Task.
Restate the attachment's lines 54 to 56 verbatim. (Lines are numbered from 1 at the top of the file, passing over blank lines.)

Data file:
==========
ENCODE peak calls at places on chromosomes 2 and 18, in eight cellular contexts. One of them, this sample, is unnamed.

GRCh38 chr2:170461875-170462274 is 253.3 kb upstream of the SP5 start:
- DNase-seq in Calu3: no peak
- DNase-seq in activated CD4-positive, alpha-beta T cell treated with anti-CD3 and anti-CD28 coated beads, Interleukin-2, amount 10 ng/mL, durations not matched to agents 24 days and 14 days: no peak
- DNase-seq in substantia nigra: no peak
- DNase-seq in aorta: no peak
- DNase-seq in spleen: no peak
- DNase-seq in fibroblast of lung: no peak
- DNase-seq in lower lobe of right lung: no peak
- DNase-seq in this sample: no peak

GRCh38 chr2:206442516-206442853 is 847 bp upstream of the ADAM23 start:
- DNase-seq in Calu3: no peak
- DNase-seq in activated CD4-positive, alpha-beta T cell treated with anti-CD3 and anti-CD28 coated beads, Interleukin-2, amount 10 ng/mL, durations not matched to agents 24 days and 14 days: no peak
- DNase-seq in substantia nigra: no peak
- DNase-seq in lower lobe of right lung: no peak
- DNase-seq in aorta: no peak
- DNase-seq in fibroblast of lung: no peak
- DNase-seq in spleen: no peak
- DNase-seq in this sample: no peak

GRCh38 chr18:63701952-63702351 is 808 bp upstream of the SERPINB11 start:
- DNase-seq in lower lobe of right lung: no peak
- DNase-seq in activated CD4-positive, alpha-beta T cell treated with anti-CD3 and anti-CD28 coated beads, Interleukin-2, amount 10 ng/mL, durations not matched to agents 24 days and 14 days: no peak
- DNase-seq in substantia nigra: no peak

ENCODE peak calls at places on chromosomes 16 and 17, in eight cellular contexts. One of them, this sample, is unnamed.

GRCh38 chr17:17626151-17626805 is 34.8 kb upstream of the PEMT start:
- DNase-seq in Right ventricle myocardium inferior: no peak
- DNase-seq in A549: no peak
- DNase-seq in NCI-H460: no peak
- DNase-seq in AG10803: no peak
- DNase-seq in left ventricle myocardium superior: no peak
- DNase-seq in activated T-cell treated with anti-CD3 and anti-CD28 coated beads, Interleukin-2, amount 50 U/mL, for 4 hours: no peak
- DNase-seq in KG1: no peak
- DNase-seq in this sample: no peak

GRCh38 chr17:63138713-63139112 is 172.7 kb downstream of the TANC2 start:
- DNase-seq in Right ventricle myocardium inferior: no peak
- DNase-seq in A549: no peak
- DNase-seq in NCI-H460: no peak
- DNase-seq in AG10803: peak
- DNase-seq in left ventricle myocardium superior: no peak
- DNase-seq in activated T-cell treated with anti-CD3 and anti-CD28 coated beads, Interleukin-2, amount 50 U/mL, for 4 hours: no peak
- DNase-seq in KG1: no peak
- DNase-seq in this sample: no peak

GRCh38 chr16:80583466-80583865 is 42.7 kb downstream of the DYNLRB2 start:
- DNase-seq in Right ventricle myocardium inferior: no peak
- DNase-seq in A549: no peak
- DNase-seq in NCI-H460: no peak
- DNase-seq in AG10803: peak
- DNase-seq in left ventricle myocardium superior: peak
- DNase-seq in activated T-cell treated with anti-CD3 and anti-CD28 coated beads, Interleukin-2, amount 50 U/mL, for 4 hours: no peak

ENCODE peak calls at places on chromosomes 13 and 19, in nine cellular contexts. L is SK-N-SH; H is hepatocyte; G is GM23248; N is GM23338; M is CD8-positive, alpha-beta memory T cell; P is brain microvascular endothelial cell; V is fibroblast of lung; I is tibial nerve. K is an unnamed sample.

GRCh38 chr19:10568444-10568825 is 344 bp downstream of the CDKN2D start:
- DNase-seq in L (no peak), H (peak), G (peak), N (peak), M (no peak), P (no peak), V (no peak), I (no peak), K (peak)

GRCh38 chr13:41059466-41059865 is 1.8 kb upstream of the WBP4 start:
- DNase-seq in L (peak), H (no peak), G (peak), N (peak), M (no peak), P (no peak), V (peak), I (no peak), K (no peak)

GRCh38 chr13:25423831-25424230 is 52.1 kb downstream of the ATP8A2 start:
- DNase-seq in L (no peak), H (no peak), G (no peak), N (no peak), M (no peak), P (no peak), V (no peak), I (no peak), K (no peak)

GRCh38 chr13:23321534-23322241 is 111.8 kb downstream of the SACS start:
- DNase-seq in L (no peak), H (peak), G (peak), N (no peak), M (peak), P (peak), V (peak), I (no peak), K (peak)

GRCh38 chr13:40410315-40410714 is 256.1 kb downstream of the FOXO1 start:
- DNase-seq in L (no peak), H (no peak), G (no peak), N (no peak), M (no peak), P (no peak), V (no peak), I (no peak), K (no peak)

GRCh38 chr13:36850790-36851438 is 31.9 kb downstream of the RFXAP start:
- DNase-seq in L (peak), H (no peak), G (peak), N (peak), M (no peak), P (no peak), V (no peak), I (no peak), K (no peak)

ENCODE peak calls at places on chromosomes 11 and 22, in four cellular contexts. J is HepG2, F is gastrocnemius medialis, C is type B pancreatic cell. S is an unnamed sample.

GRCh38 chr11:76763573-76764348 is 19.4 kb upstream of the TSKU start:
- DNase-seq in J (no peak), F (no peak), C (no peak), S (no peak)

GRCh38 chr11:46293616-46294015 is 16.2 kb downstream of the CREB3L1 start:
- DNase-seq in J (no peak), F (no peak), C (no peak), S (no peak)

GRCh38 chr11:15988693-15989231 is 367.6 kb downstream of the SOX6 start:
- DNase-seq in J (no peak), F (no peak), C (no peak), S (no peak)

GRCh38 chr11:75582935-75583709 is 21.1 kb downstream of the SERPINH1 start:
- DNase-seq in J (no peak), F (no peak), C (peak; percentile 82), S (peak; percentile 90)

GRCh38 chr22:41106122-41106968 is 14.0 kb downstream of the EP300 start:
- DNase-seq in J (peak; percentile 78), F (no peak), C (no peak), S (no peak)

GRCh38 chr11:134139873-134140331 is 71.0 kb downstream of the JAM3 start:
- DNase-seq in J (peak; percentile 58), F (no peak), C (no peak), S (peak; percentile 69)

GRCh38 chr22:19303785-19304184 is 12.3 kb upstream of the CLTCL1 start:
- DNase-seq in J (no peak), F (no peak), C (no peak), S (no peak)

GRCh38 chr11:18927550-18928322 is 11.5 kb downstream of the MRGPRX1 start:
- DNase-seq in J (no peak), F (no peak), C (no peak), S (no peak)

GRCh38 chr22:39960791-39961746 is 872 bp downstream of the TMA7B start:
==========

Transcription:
- DNase-seq in L (peak), H (no peak), G (peak), N (peak), M (no peak), P (no peak), V (peak), I (no peak), K (no peak)

GRCh38 chr13:25423831-25424230 is 52.1 kb downstream of the ATP8A2 start:
- DNase-seq in L (no peak), H (no peak), G (no peak), N (no peak), M (no peak), P (no peak), V (no peak), I (no peak), K (no peak)